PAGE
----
FAILURE. End of line.
The story is bad. The dialogue is awful. The characterization flat and the thematic issues unclear. Yet despite all that, Tron: Legacy is oddly enjoyable — especially for those who grew up thinking the first was a technological marvel. This latest visit to the grid is every bit as visually stunning as the original was back in its day, if not more. Unfortunately it shares the original’s penchant for broken story construction.
Two points when it comes to Storytelling — one good, one bad. First the bad: there can be no greater cancer to engaging cinema than revealing backstory through exposition. Every beginner’s guide to screenwriting makes a point of denouncing this poisonous process and thus, no reason why Tron: Legacy should engage in it.
On the good side there are the homages to the original film and callbacks to 80’s videogame culture. A bonus star for incorporating Journey (using “Separate Ways” instead of “Only Solutions” was a good call). The design aesthetic, the characters both young and old, the familiar lines of dialogue, all work incredibly well in honoring the “legacy” of the human-trapped-in-a-digital-world genre. Best piece of advice is to watch the 1982 original first, as most of what happens feels designed to be another chapter rather than a standalone enterprise.
It is within the realm of Story Structure though that the film really crashes. Whether it be the veiled attempts to incorporate the Hero’s Journey model with its Refusal of Calls to Adventure and Threshold Guardians or its previously mentioned reliance on expositional backstory, Tron: Legacy fails to provide audiences with a coherent meaningful message. Was the issue at hand really C.L.U.’s drive for perfection? Then why not show it rather than talk about it all the time. The same subject matter was explored in Black Swan, yet Natalie Portman’s character didn’t refer to it once until the very end of the film. Talking about theme is not theme, it’s lazy theme.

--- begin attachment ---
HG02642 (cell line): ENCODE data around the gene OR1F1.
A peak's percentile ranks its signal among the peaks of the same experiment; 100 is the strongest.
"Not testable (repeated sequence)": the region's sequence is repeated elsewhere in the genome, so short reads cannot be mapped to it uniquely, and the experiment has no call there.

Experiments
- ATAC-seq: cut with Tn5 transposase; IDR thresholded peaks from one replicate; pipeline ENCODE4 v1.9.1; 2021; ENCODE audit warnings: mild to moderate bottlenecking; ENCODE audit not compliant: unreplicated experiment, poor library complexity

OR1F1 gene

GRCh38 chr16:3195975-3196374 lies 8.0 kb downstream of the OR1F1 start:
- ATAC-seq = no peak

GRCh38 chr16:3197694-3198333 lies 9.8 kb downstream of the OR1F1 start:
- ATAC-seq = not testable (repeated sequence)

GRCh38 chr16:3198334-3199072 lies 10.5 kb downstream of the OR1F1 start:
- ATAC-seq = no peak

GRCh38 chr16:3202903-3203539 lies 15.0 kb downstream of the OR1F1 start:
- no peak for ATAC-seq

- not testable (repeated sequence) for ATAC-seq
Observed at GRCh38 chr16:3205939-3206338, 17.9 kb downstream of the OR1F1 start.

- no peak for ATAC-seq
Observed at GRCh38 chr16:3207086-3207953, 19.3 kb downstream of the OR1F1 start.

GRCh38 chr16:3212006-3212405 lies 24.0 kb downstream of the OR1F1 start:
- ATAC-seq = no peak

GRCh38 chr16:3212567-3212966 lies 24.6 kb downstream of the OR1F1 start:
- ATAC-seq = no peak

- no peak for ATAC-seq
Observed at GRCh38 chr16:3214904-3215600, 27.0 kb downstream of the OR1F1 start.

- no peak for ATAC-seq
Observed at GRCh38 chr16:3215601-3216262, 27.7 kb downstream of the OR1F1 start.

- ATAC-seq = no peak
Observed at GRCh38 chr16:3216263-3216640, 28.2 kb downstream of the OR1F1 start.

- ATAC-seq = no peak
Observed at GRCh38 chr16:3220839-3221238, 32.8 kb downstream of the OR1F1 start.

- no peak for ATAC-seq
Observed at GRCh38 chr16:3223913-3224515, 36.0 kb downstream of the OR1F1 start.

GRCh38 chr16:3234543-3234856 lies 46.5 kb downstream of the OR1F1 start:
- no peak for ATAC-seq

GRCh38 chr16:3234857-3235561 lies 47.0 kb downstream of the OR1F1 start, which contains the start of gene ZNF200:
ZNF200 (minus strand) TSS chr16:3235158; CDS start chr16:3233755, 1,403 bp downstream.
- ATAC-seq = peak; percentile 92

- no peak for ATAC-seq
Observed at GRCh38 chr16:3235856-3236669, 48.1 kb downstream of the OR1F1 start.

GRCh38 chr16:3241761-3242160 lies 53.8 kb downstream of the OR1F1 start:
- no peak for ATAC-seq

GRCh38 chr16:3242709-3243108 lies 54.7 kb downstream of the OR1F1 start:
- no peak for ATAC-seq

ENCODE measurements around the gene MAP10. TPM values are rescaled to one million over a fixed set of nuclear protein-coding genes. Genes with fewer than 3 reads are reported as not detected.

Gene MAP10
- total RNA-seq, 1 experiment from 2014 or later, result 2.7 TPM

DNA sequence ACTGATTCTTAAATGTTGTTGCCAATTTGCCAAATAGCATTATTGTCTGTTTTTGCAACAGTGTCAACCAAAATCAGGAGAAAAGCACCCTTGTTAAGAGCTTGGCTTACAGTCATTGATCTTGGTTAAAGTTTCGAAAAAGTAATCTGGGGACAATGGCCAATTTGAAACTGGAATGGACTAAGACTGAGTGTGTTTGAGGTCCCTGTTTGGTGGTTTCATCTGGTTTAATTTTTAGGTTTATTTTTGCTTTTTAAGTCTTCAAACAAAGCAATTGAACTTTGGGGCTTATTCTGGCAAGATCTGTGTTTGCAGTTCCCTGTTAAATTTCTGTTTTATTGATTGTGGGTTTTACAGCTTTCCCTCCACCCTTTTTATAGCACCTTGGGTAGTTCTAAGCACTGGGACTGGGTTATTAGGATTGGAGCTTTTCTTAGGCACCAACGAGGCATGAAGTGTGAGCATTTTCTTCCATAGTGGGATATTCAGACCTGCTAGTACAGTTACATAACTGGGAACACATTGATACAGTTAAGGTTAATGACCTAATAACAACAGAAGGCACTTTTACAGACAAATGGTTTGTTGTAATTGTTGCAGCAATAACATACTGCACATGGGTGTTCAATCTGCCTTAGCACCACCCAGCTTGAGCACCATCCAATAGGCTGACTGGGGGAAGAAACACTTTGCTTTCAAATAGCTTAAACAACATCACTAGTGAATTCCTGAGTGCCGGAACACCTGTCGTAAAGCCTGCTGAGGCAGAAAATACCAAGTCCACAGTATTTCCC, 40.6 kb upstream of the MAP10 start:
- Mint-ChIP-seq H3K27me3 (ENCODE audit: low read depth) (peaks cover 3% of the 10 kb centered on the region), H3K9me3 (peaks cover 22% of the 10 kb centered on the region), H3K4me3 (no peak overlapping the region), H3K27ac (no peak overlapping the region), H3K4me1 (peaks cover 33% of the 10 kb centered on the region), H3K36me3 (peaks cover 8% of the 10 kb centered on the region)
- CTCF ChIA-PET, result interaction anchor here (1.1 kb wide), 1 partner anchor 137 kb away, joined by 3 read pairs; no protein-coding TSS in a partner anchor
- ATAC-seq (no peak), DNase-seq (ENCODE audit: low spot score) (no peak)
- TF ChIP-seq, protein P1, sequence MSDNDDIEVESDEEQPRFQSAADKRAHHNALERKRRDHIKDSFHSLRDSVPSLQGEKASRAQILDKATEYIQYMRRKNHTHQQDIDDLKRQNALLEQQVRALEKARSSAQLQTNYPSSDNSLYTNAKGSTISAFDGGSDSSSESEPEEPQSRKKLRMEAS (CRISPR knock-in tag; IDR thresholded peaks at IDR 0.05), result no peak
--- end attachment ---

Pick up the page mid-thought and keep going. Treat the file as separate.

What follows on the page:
When it came to the central characters, who was right in their approach? Sam? His father Flynn? If it was Flynn who changed, why did it come so early and why was it attained so easily? If it was Sam, what exactly was the issue he changed on? He was selfless from the beginning, dumping the source code for Encom’s operating system with his yearly act of rebellion. Where did he develop to? The character growth in this story defies the standards of emotional development.
On that note, why exactly did Tron himself change? His battle cry that he “fights for the users” earns a smile from kids born in the early-70s, but it was hardly earned within the confines of the story. Perhaps a second story could have developed between Flynn and Tron to match the one played out between Flynn and son? The opportunity was there to create something meaningful, but again, with so much backstory to tell there simply wasn’t enough time.
Tron: Legacy is a strange one. The story definitely does not work. It incites fidgeting and disbelief within the minds of audiences who desire more from story. But it is a visually compelling experience, and an enjoyable one to boot. Which brings up one last point: why does the film take itself so seriously? Not that it should have ventured into the realm of camp, but an infusion of comedy would have been a welcome surprise. Those laughs that do come receive a better reaction than they should, if for no other reason than the audience simply needs a relief from the seriousness of it all. After The Matrix, the stranger in a strange-digital-land story needs that comedy element to separate it from that Wachowski milestone.
If nothing else, Tron: Legacy introduces a brand new audience to the greatness that is Daft Punk.